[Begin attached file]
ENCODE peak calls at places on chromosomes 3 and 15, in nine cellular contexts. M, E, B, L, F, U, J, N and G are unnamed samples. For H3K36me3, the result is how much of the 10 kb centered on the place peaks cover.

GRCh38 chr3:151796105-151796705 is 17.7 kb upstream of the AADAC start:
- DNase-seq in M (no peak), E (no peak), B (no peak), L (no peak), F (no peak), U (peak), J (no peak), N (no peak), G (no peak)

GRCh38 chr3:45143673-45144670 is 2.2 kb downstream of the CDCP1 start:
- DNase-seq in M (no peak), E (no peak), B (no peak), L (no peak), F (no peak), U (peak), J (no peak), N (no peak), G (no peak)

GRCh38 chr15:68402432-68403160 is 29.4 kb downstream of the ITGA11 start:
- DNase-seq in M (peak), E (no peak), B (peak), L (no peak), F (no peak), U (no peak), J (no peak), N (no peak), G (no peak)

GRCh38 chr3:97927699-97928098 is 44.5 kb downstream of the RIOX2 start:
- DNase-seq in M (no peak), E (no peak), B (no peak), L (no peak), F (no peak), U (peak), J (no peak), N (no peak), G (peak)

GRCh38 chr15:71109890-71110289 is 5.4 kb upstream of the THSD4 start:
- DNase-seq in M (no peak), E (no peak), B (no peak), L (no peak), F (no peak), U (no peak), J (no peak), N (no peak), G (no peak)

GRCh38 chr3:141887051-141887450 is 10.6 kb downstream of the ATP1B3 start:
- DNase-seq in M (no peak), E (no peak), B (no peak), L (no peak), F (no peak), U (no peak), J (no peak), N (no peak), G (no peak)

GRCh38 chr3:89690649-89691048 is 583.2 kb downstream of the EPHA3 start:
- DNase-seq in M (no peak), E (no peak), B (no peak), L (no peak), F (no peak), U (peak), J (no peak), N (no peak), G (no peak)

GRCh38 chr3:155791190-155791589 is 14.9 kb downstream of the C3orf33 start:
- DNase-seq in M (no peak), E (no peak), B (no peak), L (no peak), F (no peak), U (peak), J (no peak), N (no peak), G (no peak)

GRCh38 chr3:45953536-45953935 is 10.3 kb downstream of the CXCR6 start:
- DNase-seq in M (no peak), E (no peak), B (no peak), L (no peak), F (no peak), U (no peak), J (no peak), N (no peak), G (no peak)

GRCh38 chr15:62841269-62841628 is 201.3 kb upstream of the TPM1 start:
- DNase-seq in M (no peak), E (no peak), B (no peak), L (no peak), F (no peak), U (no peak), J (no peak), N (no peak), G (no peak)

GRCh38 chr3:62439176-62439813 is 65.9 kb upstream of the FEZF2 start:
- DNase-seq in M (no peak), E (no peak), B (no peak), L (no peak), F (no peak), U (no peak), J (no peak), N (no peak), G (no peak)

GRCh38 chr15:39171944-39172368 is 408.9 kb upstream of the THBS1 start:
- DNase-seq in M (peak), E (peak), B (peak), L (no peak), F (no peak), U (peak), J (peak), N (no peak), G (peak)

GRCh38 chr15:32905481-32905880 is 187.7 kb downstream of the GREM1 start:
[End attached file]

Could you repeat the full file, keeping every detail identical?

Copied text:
ENCODE peak calls at places on chromosomes 3 and 15, in nine cellular contexts. M, E, B, L, F, U, J, N and G are unnamed samples. For H3K36me3, the result is how much of the 10 kb centered on the place peaks cover.

GRCh38 chr3:151796105-151796705 is 17.7 kb upstream of the AADAC start:
- DNase-seq in M (no peak), E (no peak), B (no peak), L (no peak), F (no peak), U (peak), J (no peak), N (no peak), G (no peak)

GRCh38 chr3:45143673-45144670 is 2.2 kb downstream of the CDCP1 start:
- DNase-seq in M (no peak), E (no peak), B (no peak), L (no peak), F (no peak), U (peak), J (no peak), N (no peak), G (no peak)

GRCh38 chr15:68402432-68403160 is 29.4 kb downstream of the ITGA11 start:
- DNase-seq in M (peak), E (no peak), B (peak), L (no peak), F (no peak), U (no peak), J (no peak), N (no peak), G (no peak)

GRCh38 chr3:97927699-97928098 is 44.5 kb downstream of the RIOX2 start:
- DNase-seq in M (no peak), E (no peak), B (no peak), L (no peak), F (no peak), U (peak), J (no peak), N (no peak), G (peak)

GRCh38 chr15:71109890-71110289 is 5.4 kb upstream of the THSD4 start:
- DNase-seq in M (no peak), E (no peak), B (no peak), L (no peak), F (no peak), U (no peak), J (no peak), N (no peak), G (no peak)

GRCh38 chr3:141887051-141887450 is 10.6 kb downstream of the ATP1B3 start:
- DNase-seq in M (no peak), E (no peak), B (no peak), L (no peak), F (no peak), U (no peak), J (no peak), N (no peak), G (no peak)

GRCh38 chr3:89690649-89691048 is 583.2 kb downstream of the EPHA3 start:
- DNase-seq in M (no peak), E (no peak), B (no peak), L (no peak), F (no peak), U (peak), J (no peak), N (no peak), G (no peak)

GRCh38 chr3:155791190-155791589 is 14.9 kb downstream of the C3orf33 start:
- DNase-seq in M (no peak), E (no peak), B (no peak), L (no peak), F (no peak), U (peak), J (no peak), N (no peak), G (no peak)

GRCh38 chr3:45953536-45953935 is 10.3 kb downstream of the CXCR6 start:
- DNase-seq in M (no peak), E (no peak), B (no peak), L (no peak), F (no peak), U (no peak), J (no peak), N (no peak), G (no peak)

GRCh38 chr15:62841269-62841628 is 201.3 kb upstream of the TPM1 start:
- DNase-seq in M (no peak), E (no peak), B (no peak), L (no peak), F (no peak), U (no peak), J (no peak), N (no peak), G (no peak)

GRCh38 chr3:62439176-62439813 is 65.9 kb upstream of the FEZF2 start:
- DNase-seq in M (no peak), E (no peak), B (no peak), L (no peak), F (no peak), U (no peak), J (no peak), N (no peak), G (no peak)

GRCh38 chr15:39171944-39172368 is 408.9 kb upstream of the THBS1 start:
- DNase-seq in M (peak), E (peak), B (peak), L (no peak), F (no peak), U (peak), J (peak), N (no peak), G (peak)

GRCh38 chr15:32905481-32905880 is 187.7 kb downstream of the GREM1 start: